Location: After almost 2 years on the road back in Germany
Hi, my wife is 160 cm and we lowered an Africa Twin for her. She rides great with it, also on dirt. the only problem is, that the bike is a little heavy, so when it droppes to the side she cannot hold it upright. She was riding a Virago in Europe before the AT. we are on the road now currently in Peru and sometimes on tough dirt roads we wish se would have taken a GS650 or lowered a KLR650. Just think about it, it is worth getting a new seat made for u and to change the suspension, so u have more choice for a lightweight bike. Invest the 500 Dollars for customizing!
Maria, I'm moving this post to the "Which bike" forum as it's more appropriate there. There's also a number of threads for "shorter" people there you should read.
My main recommendaation is to just look at lowering a KLR or Transalp, or just go with the F650. All are suitable for what you want to do, and common choices for shorter riders. All can be lowered to suit just about anyone. There's a "Kouba-link" (I think that's the spelling) that lowers a KLR significantly. Modifying the seat helps a lot, more than you'd think. Narrowing the seat a little can make a huge difference.
Take a look at the Suzuki DR650, a very unappreciated bike IMHO. It has the lowest seat height of an stock dual sport, and is designed to be lowered with no aftermarket parts. It has been around for several years, very reliable, and inexpensive. Also you can get a gel seat that is an inch (25mm) lower than stock I believe. There ar a couple of ladies here that went around the world on the DR650 with very little if any problems.
My girlfriend is about the same height & rides an 1150GS, fitted with a Wunderlich lowered seat (by 40mm).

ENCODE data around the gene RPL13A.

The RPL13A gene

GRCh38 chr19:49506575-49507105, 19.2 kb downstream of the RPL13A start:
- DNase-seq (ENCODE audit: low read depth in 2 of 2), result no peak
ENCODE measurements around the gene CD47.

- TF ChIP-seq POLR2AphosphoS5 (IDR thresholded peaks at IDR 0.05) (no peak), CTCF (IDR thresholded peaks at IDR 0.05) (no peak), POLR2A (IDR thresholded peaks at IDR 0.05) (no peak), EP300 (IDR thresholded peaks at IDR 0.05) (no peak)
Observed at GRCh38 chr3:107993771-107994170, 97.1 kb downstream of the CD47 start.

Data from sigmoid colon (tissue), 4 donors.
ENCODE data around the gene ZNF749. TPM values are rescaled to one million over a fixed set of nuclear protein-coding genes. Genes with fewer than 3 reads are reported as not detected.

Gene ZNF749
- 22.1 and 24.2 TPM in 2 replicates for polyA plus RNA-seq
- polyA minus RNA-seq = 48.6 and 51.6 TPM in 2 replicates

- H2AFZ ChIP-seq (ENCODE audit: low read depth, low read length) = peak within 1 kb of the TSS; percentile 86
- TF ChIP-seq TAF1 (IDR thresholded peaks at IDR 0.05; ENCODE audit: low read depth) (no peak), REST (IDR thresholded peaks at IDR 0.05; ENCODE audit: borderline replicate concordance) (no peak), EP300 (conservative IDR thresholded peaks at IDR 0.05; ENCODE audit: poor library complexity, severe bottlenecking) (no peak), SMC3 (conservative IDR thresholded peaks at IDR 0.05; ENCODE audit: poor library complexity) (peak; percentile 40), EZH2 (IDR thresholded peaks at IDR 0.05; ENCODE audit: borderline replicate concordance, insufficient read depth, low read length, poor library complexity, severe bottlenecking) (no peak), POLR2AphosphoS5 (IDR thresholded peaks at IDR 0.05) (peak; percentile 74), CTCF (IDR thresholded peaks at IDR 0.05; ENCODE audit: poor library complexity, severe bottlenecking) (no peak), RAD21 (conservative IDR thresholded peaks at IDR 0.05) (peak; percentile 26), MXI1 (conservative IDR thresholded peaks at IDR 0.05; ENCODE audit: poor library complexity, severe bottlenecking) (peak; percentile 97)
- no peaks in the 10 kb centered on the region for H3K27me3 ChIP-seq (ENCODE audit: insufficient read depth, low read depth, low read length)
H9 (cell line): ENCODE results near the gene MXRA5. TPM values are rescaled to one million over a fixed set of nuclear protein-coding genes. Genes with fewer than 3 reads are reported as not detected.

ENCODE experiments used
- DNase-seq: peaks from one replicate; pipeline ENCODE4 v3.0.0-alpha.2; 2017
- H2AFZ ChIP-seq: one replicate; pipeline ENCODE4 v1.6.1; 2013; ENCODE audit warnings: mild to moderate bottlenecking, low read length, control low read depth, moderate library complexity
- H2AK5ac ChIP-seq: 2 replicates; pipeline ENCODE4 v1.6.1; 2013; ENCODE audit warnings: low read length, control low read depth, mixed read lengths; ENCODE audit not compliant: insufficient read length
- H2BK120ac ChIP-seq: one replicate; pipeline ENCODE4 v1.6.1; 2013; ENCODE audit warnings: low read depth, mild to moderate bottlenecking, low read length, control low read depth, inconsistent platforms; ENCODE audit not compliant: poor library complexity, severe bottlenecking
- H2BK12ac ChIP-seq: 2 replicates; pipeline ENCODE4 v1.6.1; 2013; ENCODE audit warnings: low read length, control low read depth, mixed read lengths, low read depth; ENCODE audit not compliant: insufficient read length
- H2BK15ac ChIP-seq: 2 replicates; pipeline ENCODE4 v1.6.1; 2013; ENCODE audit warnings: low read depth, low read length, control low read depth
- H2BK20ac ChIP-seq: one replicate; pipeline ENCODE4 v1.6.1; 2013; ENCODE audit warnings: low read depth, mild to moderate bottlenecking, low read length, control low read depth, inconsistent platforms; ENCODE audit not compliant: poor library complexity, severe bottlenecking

She's fine on the road but off road can be a problem for her with such a heavy bike.
Bike choice is also partially dependant on the luggage load you intend carrying. If travelling light, you could use a DR350 - inexpensive, light, reliable & easy to maintain with plenty of aftermarket support, both new & used.
Other options are later XR400's that may come with an e-start? A later fuel injected F650 that's been lowered is also a good bet.
Maria, what about a Suzuki DRz400S? Many companies do lowering links, they are cheap to buy, sold all over the world and great on the loose stuff. If you are small you will not want to be wrestling with a big bike loaded with luggage. 400cc will be enough for a small person and luggage. You can kit them up "off the shelf" with a 28 litre Aqualine tank, Corbin seat, Ally luggage and racks from www.offtheroad.de. Then go anywhere you fancy!
The DRZ400 is still a tall bike, lowering links or not. The seats are not that comfortable IMO.
As Giorgio said, the Beta Alp 4.0 looks a good bike. The only downside is that the fuel tank looks a little small & I've not heard of an aftermarket larger capacity replacement. I think the style & shape of the bike would make it hard to do a good job of modifying a DR/XR tank to fit?
Wow! I did not expect so many reply! Thanks everybody! I certainly know now that I have much more choice than I first thought! I will definitely check out few of the bikes above and will discuss with dealers for lowering options.
Location: Frome, Somerset, UK. Currently in Argentina.
Maria, we travelled on a klr 250, 2's up plus kit. we too were in south america. the lady who owned it before was shorter than you and had a link lower fitted to it. The bike was one of the strongest bikes i have riden. it has now been around south america 3 times and still on its original rear suspension. Have a look at Peter slarke's write ups to see the bike in action. Its got plenty of power for a 250, and is light enough for the muddy stuff. Its also very simple to maintain and repair, and also cheap compaired to the others you are looking at.
what ever you choose you will have a great time!
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Membership - Show you're proud to be a Horizons Unlimited Traveller!
Horizons Unlimited is not a big multi-national company, just two people who love motorcycle travel and have grown what started as a hobby in 1997 into a full time job (usually 8-10 hours per day and 7 days a week) and a labour of love. To keep it going and a roof over our heads, we run events such as this one (18 this year!); we sell inspirational and informative DVDs; we have a few selected advertisers; and we make a small amount from memberships.
You don't have to be a Member to come to an HU meeting, access the website, the HUBB or
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knowing that you're helping to keep the motorcycle travel dream alive. Contributing Members and Gold Members do get additional features on the HUBB. Here's a list of all the Member benefits on the HUBB.